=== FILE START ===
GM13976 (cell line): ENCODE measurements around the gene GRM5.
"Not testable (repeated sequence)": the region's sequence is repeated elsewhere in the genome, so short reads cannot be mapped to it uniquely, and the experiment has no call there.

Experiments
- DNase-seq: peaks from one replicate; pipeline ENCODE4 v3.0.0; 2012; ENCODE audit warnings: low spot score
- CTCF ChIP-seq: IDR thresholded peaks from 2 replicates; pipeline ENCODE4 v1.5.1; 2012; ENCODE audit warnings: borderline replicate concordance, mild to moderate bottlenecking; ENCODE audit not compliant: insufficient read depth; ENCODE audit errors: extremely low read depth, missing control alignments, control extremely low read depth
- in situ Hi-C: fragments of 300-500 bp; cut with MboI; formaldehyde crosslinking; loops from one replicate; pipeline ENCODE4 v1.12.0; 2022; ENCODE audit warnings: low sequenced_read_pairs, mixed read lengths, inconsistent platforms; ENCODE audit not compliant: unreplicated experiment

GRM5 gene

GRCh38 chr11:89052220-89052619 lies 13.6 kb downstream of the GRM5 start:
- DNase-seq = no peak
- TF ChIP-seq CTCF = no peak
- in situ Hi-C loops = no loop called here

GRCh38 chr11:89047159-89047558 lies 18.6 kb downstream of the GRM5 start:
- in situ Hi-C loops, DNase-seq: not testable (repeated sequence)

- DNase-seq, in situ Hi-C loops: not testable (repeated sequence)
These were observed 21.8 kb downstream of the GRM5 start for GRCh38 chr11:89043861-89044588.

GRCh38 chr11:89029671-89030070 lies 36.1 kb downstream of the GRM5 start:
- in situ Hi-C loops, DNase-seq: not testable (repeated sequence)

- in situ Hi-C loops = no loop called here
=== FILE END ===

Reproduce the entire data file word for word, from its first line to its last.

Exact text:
GM13976 (cell line): ENCODE measurements around the gene GRM5.
"Not testable (repeated sequence)": the region's sequence is repeated elsewhere in the genome, so short reads cannot be mapped to it uniquely, and the experiment has no call there.

Experiments
- DNase-seq: peaks from one replicate; pipeline ENCODE4 v3.0.0; 2012; ENCODE audit warnings: low spot score
- CTCF ChIP-seq: IDR thresholded peaks from 2 replicates; pipeline ENCODE4 v1.5.1; 2012; ENCODE audit warnings: borderline replicate concordance, mild to moderate bottlenecking; ENCODE audit not compliant: insufficient read depth; ENCODE audit errors: extremely low read depth, missing control alignments, control extremely low read depth
- in situ Hi-C: fragments of 300-500 bp; cut with MboI; formaldehyde crosslinking; loops from one replicate; pipeline ENCODE4 v1.12.0; 2022; ENCODE audit warnings: low sequenced_read_pairs, mixed read lengths, inconsistent platforms; ENCODE audit not compliant: unreplicated experiment

GRM5 gene

GRCh38 chr11:89052220-89052619 lies 13.6 kb downstream of the GRM5 start:
- DNase-seq = no peak
- TF ChIP-seq CTCF = no peak
- in situ Hi-C loops = no loop called here

GRCh38 chr11:89047159-89047558 lies 18.6 kb downstream of the GRM5 start:
- in situ Hi-C loops, DNase-seq: not testable (repeated sequence)

- DNase-seq, in situ Hi-C loops: not testable (repeated sequence)
These were observed 21.8 kb downstream of the GRM5 start for GRCh38 chr11:89043861-89044588.

GRCh38 chr11:89029671-89030070 lies 36.1 kb downstream of the GRM5 start:
- in situ Hi-C loops, DNase-seq: not testable (repeated sequence)

- in situ Hi-C loops = no loop called here